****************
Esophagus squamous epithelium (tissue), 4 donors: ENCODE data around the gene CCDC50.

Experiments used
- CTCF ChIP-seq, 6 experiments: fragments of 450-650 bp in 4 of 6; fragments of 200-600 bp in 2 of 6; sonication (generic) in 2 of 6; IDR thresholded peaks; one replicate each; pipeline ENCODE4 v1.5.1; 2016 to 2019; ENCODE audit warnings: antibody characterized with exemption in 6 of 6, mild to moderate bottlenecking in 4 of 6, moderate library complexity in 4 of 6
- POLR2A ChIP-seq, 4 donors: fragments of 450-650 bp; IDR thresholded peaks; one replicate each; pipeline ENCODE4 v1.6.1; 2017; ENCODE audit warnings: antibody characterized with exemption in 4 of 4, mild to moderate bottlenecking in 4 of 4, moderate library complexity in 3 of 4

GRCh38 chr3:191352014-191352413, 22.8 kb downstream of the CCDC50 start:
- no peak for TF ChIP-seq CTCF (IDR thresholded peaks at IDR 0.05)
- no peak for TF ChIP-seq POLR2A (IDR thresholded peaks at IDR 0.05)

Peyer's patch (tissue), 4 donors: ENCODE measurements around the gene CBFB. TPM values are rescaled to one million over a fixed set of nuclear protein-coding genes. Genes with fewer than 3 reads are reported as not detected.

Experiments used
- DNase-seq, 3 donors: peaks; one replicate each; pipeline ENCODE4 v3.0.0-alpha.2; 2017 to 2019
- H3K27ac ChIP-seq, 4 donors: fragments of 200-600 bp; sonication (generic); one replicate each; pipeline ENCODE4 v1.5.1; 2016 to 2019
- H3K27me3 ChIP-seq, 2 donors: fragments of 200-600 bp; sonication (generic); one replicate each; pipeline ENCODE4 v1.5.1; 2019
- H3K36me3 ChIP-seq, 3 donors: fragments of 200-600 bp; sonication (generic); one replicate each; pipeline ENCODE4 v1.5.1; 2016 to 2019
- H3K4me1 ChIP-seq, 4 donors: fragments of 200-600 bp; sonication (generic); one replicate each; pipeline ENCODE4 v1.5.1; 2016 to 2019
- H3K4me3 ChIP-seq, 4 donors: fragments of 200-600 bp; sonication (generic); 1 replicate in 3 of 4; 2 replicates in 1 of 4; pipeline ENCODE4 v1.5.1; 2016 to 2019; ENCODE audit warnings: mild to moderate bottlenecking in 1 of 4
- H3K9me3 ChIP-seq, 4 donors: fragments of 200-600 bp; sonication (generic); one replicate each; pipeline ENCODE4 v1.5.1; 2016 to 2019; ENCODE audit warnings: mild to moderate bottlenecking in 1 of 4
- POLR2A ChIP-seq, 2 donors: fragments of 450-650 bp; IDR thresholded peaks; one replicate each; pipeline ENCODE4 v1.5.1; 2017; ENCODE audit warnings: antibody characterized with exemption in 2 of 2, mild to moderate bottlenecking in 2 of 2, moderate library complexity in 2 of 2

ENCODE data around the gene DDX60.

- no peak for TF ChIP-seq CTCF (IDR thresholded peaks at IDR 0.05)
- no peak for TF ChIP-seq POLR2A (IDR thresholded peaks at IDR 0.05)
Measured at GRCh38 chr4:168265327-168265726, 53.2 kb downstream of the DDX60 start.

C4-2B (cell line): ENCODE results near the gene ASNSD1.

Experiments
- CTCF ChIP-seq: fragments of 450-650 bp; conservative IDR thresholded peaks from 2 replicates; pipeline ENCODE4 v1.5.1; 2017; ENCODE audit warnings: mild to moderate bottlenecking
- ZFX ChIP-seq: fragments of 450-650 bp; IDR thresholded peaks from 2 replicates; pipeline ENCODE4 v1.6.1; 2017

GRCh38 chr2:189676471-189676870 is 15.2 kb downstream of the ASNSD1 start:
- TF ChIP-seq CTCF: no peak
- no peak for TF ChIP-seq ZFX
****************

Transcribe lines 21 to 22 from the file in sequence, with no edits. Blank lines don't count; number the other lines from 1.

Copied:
Measured at GRCh38 chr4:168265327-168265726, 53.2 kb downstream of the DDX60 start.

C4-2B (cell line): ENCODE results near the gene ASNSD1.